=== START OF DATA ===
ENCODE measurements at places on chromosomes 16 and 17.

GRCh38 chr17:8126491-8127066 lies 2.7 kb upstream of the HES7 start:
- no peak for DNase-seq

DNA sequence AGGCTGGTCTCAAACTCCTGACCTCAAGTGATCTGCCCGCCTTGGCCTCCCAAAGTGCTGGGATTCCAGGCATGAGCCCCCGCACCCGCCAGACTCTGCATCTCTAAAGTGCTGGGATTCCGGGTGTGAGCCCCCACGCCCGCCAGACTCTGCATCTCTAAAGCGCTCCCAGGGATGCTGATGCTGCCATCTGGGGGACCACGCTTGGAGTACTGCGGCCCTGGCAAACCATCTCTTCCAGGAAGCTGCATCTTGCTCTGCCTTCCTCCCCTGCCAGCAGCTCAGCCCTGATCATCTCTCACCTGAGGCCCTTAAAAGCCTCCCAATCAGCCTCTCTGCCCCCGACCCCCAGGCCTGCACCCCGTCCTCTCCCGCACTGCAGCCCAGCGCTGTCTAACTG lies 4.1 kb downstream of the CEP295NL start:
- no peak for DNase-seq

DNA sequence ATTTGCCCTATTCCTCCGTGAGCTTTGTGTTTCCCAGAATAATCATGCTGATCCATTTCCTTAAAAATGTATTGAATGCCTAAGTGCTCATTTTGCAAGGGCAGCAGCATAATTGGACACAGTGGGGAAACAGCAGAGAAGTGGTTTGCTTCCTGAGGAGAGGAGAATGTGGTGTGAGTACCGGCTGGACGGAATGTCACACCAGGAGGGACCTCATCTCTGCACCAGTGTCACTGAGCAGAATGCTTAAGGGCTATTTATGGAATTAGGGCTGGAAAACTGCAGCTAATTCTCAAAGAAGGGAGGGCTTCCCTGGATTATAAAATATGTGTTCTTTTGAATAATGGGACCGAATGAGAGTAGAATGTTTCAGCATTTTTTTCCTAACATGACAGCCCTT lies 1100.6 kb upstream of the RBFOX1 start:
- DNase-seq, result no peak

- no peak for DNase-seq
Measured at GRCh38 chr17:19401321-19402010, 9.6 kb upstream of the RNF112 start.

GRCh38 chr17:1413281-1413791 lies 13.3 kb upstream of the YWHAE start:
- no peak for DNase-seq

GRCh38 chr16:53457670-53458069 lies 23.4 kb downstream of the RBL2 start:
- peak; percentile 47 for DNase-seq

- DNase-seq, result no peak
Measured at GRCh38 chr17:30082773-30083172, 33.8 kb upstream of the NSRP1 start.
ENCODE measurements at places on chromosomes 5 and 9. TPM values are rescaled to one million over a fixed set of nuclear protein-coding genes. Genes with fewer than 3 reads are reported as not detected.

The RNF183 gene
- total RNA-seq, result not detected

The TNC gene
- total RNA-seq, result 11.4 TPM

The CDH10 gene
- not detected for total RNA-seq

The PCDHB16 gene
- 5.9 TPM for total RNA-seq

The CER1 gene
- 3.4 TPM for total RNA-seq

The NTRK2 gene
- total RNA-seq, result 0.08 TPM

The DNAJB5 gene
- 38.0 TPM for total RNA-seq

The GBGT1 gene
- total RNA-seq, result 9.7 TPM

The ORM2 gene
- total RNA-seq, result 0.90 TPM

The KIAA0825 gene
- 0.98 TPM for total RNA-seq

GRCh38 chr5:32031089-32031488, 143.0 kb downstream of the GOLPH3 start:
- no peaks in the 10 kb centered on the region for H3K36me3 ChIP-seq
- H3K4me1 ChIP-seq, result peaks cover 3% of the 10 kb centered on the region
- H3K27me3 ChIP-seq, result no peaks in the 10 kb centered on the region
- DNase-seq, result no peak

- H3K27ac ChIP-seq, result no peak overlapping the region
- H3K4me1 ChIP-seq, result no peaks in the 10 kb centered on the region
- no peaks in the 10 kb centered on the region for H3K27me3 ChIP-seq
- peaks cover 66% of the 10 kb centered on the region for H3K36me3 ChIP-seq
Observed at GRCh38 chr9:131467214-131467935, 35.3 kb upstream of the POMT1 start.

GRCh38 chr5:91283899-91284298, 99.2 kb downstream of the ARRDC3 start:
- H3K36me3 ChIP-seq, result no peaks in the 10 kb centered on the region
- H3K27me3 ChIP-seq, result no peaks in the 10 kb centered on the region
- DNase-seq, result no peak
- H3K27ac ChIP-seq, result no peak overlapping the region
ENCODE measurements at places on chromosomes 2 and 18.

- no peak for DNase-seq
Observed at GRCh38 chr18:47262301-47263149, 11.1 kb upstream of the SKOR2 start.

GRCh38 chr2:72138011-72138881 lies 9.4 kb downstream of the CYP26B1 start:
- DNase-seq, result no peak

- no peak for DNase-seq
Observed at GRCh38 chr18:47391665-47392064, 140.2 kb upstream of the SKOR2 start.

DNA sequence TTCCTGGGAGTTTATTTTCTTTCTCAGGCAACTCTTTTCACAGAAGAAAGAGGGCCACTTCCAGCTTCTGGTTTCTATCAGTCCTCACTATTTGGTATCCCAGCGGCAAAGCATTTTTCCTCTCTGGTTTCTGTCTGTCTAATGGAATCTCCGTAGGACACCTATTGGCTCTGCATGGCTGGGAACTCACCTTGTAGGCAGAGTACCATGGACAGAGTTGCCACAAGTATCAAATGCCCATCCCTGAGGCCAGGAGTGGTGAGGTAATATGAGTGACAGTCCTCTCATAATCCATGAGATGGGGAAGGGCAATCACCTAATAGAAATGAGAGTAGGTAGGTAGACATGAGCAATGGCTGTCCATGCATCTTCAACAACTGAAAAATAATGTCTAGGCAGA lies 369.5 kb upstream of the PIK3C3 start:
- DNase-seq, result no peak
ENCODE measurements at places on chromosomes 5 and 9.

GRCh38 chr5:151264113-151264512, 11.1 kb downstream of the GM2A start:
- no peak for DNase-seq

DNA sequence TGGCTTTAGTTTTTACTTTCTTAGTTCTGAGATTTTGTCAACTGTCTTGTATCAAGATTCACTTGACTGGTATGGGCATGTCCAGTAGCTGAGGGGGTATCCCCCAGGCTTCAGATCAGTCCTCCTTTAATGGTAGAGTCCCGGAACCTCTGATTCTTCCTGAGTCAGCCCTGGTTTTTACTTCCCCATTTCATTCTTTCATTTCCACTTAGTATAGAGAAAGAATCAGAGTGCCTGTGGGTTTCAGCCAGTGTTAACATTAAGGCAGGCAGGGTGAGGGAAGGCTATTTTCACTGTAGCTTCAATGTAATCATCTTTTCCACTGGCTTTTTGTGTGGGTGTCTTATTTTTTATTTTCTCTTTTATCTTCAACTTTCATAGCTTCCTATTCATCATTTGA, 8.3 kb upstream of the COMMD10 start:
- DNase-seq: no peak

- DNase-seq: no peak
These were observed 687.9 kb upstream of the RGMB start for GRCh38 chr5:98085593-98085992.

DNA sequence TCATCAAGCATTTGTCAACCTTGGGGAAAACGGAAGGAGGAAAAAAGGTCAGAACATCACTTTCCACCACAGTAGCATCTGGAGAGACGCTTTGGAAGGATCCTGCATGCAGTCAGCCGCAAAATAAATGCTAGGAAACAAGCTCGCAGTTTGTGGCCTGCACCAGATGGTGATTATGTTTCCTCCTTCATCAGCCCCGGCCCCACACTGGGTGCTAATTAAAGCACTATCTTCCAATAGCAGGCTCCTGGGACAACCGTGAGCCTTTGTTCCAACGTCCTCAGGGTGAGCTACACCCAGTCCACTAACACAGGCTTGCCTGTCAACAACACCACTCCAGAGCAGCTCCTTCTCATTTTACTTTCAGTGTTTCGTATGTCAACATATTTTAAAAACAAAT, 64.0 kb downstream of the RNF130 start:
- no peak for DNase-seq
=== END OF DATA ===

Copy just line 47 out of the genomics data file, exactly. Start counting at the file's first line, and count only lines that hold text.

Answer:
GRCh38 chr5:91283899-91284298, 99.2 kb downstream of the ARRDC3 start: